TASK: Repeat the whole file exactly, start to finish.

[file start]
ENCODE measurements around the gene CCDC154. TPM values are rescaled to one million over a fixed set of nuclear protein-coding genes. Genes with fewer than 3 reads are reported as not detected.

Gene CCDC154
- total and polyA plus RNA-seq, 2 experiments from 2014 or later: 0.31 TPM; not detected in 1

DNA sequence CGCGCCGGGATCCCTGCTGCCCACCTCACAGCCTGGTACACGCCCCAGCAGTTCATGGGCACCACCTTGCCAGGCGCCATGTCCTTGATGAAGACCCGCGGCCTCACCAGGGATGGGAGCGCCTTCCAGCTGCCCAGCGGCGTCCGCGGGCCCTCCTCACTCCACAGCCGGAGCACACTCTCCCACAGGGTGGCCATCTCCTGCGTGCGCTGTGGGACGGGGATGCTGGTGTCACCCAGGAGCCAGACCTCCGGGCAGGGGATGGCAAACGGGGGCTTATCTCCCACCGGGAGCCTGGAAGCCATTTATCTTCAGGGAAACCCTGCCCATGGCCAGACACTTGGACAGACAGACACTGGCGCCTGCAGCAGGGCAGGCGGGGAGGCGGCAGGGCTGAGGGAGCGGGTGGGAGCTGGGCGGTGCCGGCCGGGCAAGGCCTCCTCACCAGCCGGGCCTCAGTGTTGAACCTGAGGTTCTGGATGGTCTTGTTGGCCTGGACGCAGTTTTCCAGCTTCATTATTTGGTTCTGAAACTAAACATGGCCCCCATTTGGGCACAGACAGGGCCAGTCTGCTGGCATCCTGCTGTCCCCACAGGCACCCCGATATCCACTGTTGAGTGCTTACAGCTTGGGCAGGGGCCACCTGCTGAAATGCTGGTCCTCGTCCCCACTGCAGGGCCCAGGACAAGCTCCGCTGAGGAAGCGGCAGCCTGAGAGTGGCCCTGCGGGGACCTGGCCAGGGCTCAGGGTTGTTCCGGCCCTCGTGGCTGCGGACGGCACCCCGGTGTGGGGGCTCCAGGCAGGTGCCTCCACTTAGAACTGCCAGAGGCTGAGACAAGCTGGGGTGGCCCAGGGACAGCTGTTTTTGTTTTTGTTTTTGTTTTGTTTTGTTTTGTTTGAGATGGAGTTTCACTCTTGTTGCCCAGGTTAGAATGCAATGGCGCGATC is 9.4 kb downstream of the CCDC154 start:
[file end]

ENCODE measurements around the gene CCDC154. TPM values are rescaled to one million over a fixed set of nuclear protein-coding genes. Genes with fewer than 3 reads are reported as not detected.

Gene CCDC154
- total and polyA plus RNA-seq, 2 experiments from 2014 or later: 0.31 TPM; not detected in 1

DNA sequence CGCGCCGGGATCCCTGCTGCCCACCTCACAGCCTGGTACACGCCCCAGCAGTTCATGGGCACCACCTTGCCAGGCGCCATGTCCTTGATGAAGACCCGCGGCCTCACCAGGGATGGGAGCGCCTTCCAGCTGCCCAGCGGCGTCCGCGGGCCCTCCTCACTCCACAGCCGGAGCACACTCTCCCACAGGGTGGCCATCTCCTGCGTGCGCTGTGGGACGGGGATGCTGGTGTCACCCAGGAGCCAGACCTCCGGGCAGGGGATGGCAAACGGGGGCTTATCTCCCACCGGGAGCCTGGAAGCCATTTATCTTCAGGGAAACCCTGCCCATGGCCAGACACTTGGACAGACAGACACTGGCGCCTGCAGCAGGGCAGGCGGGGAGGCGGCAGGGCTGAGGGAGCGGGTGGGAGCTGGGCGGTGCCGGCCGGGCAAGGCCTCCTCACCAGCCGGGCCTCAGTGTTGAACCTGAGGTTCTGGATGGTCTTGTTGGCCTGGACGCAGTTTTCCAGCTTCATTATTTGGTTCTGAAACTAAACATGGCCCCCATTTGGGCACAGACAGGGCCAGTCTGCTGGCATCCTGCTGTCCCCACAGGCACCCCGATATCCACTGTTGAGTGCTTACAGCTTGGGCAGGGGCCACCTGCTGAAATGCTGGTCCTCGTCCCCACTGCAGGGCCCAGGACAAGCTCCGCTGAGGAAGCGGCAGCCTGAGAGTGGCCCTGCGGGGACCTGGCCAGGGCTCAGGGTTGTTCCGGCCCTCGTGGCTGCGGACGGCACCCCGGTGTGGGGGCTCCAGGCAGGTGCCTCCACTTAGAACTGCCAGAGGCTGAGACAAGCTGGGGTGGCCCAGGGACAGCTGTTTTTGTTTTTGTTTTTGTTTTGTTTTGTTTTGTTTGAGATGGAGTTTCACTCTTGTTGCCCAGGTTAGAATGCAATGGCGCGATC is 9.4 kb downstream of the CCDC154 start: